Whose Responsibility is Cultural Accountability?

Over the years there has been many programs, workshops and information sessions that have been developed to increase understanding of working and / or engaging with Aboriginal peoples. To name a few; cultural awareness, cultural competency, cultural engagement, cultural connection etc. over time it was clear that people thought they could attend a half day workshop or a one day workshop and then be skilled to engage Aboriginal community.

These concepts have started to faze out, although we are still seeing them being delivered, and there is a place for them with services that are just beginning their journey. But we always need to remember its a journey and not everything Aboriginal can be learnt in a workshop, and no matter how hard you work on your educational knowing, no-one will ever be an expert in "Aboriginal". Why you ask? Because Aboriginal people, ways of living and ways of being are not something that you can fit into a western package of education.

Even if your primary clients / participants are not First Nations you should be taking the journey to change, its a service responsibility to acknowledge the past injustices, the current injustices and the ongoing impacts to First Nations peoples.

This journey starts with a knowing that your service is on stolen land, that sovereignty was never ceded, and even though you were not part of the invasion you are benefiting from the actions of that invasion.

Its a harsh truth, and non-indigenous people find this extremely difficult to come to terms with, there needs to be an overall service reflection and genuine honesty about how you engage and respond to First Nations people, but before this, you need to reflect on how you personally acknowledge the true history in Australia and how this has impacted First Nations people.

why cultural accountability? Because accountability means YOU have a responsibility to change, not just in your work life but in every aspect of your life.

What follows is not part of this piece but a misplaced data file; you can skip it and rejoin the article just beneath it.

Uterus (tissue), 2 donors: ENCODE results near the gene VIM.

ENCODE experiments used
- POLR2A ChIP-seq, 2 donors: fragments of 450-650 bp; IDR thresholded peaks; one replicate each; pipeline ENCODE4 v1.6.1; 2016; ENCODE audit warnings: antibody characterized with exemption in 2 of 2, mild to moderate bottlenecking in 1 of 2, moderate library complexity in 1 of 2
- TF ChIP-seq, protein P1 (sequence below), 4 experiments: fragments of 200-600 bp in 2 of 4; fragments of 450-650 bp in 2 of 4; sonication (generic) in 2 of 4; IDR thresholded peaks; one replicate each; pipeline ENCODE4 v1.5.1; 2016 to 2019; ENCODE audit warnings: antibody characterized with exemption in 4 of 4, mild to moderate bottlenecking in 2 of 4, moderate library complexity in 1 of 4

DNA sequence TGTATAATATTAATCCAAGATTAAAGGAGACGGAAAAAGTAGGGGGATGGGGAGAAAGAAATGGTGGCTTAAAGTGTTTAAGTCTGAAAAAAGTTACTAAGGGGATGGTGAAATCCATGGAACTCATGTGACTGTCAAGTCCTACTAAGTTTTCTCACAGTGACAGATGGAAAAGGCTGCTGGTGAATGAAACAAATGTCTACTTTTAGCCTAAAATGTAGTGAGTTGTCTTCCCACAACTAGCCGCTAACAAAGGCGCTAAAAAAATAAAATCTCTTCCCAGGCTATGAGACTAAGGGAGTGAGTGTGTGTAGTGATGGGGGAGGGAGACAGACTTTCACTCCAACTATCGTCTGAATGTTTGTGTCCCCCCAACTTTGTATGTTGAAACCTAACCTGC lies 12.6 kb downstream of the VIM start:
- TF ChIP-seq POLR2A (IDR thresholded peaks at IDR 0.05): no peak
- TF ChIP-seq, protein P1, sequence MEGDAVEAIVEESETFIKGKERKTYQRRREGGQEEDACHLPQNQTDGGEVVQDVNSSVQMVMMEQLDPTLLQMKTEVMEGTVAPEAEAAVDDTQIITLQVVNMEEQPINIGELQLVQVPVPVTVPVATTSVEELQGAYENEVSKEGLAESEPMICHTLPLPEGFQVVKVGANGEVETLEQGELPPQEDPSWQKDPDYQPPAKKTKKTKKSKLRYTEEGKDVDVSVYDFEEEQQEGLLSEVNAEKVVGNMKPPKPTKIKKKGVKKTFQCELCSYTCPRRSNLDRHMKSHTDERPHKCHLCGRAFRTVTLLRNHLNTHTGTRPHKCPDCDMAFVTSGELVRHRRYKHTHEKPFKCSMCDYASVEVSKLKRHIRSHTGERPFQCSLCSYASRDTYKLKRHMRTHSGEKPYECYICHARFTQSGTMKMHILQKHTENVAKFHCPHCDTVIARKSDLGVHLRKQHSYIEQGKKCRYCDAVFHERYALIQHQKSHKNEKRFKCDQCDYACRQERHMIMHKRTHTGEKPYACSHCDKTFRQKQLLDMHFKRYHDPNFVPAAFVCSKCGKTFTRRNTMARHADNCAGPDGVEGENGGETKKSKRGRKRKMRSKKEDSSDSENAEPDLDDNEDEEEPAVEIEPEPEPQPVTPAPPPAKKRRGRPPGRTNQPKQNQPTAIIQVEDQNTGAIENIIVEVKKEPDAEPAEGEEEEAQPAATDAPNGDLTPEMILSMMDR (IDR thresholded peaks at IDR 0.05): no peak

So as a service what responsibility do you have to ensure your employees are educated in cultural accountability? What does your service offer to ensure that your employees practice standards are culturally safe? How is this monitored? How do you ensure that your service is up to date with cultural safety frameworks and practices?

You would NOT send a case worker out of the office with no experience in taking case notes, or without training to support their job description, these errors would not hold up in insurances claims or court proceedings. First Nations accountability should be the same level of detail and attention, not because your service would be liable in court (although depending on circumstances you could be) but because its YOUR responsibility to be accountable for the opportunities you and your employees have in Australia at the expense of first Nations health, wellbeing and human rights.

Ancestors Singing provides an intense program package for all needs, assessing your current service delivery, supporting changes and additional policies, working individually with employees, group training, ongoing support and engagement all tailored to your services practices.



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